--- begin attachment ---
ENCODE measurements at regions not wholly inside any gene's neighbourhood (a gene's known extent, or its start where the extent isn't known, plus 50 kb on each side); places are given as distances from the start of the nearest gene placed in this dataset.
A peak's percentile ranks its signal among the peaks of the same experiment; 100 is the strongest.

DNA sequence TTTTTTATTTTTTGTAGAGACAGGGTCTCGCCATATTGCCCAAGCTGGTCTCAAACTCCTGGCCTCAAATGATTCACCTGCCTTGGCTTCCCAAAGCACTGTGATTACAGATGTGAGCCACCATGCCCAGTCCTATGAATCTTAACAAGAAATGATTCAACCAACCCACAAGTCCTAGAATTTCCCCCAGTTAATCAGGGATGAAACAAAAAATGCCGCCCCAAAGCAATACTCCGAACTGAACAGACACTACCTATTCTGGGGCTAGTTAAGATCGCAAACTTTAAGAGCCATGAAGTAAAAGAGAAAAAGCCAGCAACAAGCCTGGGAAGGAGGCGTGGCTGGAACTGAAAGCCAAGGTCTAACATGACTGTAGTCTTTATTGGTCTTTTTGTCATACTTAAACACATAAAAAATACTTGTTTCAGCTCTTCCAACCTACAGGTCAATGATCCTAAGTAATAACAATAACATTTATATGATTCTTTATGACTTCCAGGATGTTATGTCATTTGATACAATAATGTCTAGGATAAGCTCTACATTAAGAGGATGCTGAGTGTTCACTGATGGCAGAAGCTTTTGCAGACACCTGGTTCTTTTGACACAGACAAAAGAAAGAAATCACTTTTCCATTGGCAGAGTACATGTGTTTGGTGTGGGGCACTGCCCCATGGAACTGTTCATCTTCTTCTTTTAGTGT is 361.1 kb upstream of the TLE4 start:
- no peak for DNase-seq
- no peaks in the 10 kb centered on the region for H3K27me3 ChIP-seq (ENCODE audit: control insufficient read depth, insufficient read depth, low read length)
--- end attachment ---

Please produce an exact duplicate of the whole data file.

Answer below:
ENCODE measurements at regions not wholly inside any gene's neighbourhood (a gene's known extent, or its start where the extent isn't known, plus 50 kb on each side); places are given as distances from the start of the nearest gene placed in this dataset.
A peak's percentile ranks its signal among the peaks of the same experiment; 100 is the strongest.

DNA sequence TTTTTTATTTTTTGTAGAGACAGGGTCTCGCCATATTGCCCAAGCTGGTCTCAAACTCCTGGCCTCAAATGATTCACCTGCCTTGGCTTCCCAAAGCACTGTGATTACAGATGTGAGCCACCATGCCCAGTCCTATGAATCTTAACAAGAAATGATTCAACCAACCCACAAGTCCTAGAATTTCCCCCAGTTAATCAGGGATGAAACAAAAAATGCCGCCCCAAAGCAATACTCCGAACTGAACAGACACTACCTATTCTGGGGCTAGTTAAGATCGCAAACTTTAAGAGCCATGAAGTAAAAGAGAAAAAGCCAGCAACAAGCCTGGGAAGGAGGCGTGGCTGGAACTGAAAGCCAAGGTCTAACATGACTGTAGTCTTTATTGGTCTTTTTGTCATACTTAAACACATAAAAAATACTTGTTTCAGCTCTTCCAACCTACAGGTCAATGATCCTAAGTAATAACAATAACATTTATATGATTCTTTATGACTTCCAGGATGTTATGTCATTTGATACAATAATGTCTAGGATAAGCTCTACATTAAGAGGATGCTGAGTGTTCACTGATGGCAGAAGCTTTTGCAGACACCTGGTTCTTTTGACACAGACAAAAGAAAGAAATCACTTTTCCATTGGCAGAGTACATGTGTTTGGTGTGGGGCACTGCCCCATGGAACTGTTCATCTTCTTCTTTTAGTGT is 361.1 kb upstream of the TLE4 start:
- no peak for DNase-seq
- no peaks in the 10 kb centered on the region for H3K27me3 ChIP-seq (ENCODE audit: control insufficient read depth, insufficient read depth, low read length)